11/05/2020 | Press releases

Returning to work to keep families updated

A dedicated team of retired critical care nurses have returned to East Suffolk and North Essex NHS Foundation Trust (ESNEFT) to play a vital role in the fight against coronavirus by keeping families updated about loved ones who are receiving treatment for the illness.

Family Liaison Services have been set up at both Ipswich and Colchester hospitals by former staff who all wanted to do something to help during the pandemic but were unable to return to the wards due to their health or other reasons.

Instead, they are providing a vital link between families and patients receiving treatment on the Critical Care Unit (CCU), keeping them informed daily of progress, relaying messages, answering questions and arranging translation services where necessary.

As well as making sure relatives receive regular updates and reassurance, the team is freeing up clinical colleagues – who would usually contact families – to focus on delivering the best possible care.

In Ipswich, the service is being provided by retired nurses Heather Blaylock, Claire Calder, Cathy Cousins, Pauline Entwistle, Richard Goodrum, Anne Wharnsby and Alison Wright, who are all working as volunteers. They have been joined by Jess Theobold and Debbie Mathews, who are two ex-CCU nurses who have other work commitments, as well as redeployed nurses Jeanne De Chi-Bryan, Helen Kirby and Donna Matthews.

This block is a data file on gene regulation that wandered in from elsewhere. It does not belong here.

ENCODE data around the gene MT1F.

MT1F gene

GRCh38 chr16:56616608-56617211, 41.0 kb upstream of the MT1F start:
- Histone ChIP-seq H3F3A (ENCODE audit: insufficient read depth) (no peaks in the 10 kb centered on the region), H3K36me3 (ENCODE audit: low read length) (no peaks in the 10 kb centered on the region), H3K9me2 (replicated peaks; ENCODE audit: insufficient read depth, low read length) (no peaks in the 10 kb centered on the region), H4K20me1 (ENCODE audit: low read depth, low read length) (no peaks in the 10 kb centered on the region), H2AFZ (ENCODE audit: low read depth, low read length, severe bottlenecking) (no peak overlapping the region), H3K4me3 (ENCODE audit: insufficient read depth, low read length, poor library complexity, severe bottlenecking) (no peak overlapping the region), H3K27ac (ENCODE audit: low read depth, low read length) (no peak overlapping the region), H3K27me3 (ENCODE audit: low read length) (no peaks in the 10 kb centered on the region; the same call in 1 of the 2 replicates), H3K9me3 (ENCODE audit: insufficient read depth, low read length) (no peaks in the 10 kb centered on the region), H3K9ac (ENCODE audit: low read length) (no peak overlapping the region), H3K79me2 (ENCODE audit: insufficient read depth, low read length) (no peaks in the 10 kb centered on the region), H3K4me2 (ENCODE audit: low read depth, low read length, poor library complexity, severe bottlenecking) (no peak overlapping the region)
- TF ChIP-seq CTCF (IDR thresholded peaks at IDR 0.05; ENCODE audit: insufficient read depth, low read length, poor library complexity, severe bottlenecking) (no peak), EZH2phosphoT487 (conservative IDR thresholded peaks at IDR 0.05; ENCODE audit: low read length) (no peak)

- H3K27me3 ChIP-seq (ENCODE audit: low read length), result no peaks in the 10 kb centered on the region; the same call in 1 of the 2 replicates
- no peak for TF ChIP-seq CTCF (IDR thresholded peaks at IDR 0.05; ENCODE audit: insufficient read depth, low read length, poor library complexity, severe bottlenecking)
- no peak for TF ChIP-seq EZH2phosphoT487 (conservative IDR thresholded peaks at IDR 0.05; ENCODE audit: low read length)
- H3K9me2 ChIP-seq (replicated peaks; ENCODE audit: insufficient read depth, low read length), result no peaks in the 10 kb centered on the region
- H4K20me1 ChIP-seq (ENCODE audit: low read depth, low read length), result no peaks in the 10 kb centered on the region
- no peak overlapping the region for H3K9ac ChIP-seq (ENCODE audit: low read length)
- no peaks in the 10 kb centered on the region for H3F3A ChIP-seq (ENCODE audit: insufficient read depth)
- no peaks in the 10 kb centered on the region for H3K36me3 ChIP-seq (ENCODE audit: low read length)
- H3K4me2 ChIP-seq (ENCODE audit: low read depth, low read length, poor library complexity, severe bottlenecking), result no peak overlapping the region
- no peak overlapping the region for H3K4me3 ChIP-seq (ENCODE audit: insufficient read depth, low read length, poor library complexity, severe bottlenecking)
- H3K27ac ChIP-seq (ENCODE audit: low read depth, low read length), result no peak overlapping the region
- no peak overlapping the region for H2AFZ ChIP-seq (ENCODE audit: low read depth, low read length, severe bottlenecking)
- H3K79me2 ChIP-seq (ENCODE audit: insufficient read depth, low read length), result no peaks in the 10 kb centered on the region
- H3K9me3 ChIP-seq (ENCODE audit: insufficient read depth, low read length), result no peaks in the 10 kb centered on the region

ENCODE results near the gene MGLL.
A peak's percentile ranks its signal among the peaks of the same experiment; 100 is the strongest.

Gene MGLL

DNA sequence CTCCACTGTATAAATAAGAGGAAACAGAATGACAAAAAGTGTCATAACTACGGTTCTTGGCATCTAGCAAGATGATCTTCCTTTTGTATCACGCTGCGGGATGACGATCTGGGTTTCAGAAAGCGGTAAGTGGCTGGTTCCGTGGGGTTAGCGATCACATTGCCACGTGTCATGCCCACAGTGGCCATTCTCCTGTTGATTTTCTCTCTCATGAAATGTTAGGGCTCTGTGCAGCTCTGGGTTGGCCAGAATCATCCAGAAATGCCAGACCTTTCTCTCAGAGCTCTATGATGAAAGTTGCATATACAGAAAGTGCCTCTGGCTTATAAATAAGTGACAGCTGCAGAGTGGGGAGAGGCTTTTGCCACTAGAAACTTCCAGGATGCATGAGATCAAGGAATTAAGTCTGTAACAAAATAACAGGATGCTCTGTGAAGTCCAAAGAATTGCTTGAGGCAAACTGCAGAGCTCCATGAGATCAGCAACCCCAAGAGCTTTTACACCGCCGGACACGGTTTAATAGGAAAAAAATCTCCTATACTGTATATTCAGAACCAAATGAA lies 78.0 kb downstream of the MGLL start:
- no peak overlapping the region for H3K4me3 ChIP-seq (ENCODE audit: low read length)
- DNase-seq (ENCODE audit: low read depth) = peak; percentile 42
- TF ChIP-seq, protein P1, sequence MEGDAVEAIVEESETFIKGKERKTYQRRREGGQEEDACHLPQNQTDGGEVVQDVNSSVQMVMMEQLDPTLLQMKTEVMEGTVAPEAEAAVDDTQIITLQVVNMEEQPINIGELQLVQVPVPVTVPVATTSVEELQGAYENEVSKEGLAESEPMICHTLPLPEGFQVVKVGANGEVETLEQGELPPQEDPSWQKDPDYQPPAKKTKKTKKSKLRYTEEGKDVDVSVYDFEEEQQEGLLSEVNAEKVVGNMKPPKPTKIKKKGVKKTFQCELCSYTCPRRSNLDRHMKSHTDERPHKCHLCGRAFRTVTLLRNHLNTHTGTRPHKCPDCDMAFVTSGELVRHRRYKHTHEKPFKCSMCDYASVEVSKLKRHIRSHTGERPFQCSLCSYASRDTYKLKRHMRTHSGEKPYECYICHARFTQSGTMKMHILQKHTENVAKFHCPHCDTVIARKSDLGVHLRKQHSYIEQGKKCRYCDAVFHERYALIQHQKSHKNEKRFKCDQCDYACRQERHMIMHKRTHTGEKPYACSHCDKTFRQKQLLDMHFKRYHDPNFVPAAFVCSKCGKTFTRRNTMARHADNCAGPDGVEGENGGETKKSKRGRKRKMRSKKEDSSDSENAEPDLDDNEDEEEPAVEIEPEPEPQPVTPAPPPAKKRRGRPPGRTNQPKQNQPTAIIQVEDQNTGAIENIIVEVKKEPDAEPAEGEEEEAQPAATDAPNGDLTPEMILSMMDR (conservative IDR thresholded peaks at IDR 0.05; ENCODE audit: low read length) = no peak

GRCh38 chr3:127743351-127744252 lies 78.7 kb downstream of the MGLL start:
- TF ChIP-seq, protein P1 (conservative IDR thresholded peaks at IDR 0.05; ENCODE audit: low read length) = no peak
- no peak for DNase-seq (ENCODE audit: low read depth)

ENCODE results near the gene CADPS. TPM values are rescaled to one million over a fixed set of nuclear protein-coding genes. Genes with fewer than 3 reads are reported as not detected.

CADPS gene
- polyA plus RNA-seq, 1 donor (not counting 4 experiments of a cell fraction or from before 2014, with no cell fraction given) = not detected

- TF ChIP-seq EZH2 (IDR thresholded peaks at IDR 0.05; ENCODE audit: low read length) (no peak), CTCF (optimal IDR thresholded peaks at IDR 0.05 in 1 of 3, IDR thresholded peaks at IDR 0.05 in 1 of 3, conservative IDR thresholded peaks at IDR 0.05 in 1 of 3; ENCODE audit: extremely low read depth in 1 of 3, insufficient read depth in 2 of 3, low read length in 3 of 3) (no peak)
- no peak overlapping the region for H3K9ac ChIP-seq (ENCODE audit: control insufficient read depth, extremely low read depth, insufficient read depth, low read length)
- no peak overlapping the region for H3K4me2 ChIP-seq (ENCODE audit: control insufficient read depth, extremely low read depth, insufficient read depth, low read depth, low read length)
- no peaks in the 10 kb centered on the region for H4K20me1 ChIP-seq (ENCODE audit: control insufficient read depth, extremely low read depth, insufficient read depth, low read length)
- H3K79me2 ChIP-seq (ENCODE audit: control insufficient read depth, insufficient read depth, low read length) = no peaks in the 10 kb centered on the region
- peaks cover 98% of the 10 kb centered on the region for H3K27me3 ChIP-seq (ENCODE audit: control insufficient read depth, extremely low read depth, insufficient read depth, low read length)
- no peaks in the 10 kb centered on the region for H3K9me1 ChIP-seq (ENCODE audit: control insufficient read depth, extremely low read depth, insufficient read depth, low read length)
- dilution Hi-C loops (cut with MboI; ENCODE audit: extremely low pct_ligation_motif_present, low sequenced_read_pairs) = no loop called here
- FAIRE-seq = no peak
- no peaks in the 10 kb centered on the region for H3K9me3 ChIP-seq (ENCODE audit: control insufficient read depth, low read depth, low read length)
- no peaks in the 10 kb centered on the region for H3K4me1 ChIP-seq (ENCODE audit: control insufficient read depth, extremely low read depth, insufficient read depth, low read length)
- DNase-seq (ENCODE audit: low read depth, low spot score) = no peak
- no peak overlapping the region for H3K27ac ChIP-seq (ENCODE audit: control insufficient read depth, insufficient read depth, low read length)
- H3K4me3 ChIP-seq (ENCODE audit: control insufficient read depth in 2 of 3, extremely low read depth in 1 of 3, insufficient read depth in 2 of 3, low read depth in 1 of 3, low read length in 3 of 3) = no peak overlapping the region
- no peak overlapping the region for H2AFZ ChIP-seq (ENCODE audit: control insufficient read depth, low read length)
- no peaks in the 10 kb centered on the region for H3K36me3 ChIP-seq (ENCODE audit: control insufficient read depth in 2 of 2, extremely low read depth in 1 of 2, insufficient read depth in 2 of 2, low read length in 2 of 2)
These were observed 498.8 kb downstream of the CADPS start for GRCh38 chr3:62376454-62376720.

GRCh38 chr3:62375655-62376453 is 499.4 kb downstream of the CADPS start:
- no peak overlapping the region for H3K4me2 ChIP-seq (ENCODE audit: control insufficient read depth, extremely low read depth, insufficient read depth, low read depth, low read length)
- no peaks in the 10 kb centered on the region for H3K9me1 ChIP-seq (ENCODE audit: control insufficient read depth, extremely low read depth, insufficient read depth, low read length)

Claire Calder, who is one of the team in Ipswich, said: “When we saw the news coming from the hospitals in Italy, we got together to talk about what we could do to help and thought the liaison service would be really beneficial.

“It has been very well received by families, who really appreciate being given an update and the time to voice any concerns or ask questions. If the patient is well enough and it is appropriate to do so, we can even try and arrange for a nurse to hold the phone to their ear at their bedside so that they can hear their loved one’s voice.

“We are really pleased that we have been able to do something to support our friends and former colleagues who we worked alongside on the CCU for the vast majority of our careers.”

The Family Liaison Service runs seven days a week, and uses a password system to ensure patient confidentiality is not compromised.

Paul Carroll, critical care consultant at Ipswich Hospital, said: “We care for 18 to 20 COVID-19 patients at any one time, most of which will spend around 20 days on the unit. Keeping their families informed of their progress is vitally important, but can also be time-consuming so we are incredibly grateful to our former colleagues for returning to the hospital to help.

“The service they are providing has received some absolutely fantastic feedback and is truly appreciated by not just our patients and their families, but also everyone working in critical care.”

Elsje Rossouw, CCU matron at Colchester Hospital, said: “We currently have two nurses who have worked in critical care but cannot fulfil clinical duties at the moment working in our service, which is much appreciated by the families of our patients.

“It has been really great that colleagues with critical care experience are filling the roles, as they can use their knowledge to explain to the family what is happening in more detail, the progress their loved one is making and our plans for their next steps of treatment. We are grateful to them and pleased we are able to offer this service to help keep families up-to-date at what is a difficult time for them.”

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